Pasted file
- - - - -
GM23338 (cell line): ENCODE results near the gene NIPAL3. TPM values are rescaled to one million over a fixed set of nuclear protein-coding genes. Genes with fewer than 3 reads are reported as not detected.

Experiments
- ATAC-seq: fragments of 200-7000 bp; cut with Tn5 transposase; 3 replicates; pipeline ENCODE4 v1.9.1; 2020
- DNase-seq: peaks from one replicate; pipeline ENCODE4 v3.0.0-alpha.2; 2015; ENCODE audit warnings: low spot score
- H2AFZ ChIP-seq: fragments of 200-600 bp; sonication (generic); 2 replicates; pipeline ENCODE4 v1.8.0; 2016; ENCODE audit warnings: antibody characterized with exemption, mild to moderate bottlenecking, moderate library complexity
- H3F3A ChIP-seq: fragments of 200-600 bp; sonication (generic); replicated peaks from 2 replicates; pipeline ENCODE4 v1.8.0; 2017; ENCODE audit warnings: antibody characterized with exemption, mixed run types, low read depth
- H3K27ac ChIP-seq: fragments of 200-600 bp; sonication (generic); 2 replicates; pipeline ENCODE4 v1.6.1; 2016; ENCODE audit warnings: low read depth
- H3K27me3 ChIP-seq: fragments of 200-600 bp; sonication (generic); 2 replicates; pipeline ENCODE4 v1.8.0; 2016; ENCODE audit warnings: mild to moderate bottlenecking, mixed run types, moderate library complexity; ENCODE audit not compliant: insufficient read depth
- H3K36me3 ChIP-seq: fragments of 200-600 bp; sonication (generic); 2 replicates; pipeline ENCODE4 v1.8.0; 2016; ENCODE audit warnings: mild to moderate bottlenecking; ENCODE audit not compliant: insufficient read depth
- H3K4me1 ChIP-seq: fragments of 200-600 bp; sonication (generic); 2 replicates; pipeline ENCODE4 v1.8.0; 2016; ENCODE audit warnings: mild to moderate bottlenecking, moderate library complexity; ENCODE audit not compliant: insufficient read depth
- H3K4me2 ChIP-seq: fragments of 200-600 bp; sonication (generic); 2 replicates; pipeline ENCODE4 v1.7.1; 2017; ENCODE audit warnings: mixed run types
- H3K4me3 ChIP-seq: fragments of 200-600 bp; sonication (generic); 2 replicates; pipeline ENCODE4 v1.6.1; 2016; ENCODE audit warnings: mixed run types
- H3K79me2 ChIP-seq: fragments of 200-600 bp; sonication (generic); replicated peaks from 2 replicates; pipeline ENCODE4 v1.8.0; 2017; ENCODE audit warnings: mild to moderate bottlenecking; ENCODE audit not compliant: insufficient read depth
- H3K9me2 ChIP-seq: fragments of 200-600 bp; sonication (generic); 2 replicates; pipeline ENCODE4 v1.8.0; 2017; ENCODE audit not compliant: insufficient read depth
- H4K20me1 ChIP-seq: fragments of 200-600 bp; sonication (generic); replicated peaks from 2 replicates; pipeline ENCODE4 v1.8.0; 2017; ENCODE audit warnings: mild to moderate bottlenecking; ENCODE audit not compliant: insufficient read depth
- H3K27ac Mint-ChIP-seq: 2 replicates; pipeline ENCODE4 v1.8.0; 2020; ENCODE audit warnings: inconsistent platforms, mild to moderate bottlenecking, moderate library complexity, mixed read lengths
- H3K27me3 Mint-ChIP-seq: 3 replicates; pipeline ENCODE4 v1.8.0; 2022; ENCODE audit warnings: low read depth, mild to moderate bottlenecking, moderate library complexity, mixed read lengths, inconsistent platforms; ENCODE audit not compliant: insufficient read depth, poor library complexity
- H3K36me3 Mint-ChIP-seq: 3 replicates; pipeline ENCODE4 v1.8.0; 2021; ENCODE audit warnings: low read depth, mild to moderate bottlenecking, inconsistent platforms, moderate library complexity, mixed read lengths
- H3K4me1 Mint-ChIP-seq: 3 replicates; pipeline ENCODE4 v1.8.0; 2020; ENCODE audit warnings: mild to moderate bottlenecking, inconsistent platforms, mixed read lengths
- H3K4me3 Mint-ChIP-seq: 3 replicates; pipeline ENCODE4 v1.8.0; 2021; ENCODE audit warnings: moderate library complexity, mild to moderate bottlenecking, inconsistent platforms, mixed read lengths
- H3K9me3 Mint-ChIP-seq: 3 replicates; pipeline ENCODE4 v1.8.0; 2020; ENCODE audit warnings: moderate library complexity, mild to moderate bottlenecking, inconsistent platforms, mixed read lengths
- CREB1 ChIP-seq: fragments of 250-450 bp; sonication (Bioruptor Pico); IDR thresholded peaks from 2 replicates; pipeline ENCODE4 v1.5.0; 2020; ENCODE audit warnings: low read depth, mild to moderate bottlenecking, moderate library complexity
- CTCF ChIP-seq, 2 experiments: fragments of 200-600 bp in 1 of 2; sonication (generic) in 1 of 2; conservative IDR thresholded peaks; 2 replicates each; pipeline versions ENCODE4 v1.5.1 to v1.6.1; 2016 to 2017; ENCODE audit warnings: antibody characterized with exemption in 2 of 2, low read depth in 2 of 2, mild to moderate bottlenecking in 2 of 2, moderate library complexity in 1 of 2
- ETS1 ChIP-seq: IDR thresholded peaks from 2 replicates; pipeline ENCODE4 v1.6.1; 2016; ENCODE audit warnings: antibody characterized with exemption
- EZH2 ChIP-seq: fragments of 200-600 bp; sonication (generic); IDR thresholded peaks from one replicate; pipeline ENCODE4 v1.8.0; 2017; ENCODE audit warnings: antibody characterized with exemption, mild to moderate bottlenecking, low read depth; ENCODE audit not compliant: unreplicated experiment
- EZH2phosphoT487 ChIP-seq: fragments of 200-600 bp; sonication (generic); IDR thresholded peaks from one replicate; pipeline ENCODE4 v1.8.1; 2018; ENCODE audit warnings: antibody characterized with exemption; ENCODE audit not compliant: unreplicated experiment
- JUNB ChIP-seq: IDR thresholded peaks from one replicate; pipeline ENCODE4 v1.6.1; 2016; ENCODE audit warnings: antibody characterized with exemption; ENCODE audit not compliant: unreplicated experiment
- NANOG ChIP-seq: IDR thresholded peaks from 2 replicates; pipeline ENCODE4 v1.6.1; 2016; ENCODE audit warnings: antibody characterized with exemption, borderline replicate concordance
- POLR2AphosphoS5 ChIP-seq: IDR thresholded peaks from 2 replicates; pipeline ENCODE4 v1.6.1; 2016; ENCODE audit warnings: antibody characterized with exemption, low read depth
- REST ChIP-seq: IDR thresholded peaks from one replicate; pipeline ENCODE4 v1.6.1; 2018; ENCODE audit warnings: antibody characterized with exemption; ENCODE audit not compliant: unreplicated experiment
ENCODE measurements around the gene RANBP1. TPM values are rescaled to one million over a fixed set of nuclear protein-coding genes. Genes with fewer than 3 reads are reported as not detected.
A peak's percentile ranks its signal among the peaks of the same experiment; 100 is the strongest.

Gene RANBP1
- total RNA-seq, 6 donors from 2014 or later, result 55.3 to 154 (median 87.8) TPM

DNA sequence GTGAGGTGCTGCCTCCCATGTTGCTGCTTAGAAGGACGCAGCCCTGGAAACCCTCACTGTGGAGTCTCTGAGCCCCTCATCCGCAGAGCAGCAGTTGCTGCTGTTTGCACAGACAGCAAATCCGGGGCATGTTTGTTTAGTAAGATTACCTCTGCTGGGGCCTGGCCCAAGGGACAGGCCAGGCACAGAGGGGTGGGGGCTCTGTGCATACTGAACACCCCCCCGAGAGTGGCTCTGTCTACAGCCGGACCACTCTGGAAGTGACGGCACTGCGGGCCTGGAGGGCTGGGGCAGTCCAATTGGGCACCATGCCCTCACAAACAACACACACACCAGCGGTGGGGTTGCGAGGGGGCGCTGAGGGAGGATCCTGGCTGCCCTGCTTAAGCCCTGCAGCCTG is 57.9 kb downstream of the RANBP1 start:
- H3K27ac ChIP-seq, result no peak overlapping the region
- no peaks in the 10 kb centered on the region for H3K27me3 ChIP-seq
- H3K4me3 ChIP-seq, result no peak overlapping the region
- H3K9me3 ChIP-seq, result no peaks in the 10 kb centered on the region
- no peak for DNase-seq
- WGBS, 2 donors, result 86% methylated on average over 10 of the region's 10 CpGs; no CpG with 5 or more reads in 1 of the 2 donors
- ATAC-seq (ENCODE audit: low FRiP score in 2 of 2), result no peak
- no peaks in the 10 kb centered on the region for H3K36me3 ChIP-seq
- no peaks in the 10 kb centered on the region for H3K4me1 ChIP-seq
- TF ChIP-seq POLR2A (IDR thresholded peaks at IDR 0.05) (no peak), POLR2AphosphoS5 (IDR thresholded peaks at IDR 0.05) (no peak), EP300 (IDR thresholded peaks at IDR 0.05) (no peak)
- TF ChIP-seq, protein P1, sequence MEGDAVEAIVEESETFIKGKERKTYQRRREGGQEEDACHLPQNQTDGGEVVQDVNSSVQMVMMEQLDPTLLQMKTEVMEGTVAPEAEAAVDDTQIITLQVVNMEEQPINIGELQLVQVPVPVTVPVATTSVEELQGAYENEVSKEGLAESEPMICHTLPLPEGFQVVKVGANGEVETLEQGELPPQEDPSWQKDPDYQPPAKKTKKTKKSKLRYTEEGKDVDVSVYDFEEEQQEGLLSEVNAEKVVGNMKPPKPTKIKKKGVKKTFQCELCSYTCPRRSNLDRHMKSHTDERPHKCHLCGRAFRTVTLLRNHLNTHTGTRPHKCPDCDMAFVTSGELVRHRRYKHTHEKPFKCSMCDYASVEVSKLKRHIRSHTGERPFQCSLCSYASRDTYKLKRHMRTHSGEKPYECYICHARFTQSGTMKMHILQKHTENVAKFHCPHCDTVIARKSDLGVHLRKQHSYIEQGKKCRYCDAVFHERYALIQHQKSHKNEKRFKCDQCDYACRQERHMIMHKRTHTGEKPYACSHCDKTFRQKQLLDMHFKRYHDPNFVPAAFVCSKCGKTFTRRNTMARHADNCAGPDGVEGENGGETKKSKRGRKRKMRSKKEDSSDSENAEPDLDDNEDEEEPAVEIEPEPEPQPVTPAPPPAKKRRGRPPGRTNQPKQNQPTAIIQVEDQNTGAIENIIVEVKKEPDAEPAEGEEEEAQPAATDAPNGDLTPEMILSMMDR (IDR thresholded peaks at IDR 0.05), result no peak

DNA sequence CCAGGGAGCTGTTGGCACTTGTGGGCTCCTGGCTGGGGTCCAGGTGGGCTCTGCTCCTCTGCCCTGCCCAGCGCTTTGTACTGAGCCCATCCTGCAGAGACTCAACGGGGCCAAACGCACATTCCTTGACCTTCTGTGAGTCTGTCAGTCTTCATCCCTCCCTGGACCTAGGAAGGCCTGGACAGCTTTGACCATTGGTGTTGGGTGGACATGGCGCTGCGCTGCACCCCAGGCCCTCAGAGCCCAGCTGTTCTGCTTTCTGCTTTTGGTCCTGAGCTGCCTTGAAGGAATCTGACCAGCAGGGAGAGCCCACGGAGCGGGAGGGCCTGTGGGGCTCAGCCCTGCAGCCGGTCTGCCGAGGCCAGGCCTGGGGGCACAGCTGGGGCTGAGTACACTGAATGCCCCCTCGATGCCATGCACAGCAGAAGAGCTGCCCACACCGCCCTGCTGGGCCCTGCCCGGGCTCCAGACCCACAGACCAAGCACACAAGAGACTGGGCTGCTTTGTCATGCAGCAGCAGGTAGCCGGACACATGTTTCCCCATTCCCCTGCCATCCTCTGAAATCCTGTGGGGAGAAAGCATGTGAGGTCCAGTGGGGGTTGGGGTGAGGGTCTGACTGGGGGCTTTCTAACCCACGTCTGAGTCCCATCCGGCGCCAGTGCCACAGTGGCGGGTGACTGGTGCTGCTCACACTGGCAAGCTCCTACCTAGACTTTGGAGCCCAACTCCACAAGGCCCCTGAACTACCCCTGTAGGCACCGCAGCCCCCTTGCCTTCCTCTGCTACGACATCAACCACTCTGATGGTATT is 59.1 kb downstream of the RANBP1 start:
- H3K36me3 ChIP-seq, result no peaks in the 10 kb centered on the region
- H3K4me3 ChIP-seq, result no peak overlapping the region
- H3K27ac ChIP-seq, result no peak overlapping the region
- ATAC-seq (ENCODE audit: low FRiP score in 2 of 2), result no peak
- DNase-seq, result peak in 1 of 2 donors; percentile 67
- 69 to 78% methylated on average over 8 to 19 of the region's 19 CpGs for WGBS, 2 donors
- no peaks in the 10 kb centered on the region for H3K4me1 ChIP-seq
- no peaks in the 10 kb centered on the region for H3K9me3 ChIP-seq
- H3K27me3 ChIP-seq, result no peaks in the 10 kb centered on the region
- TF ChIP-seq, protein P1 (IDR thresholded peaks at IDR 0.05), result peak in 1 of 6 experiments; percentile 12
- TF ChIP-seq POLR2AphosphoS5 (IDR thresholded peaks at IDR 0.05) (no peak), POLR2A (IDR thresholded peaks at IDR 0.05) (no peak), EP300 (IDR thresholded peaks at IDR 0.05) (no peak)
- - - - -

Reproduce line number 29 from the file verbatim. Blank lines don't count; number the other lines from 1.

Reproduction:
- POLR2AphosphoS5 ChIP-seq: IDR thresholded peaks from 2 replicates; pipeline ENCODE4 v1.6.1; 2016; ENCODE audit warnings: antibody characterized with exemption, low read depth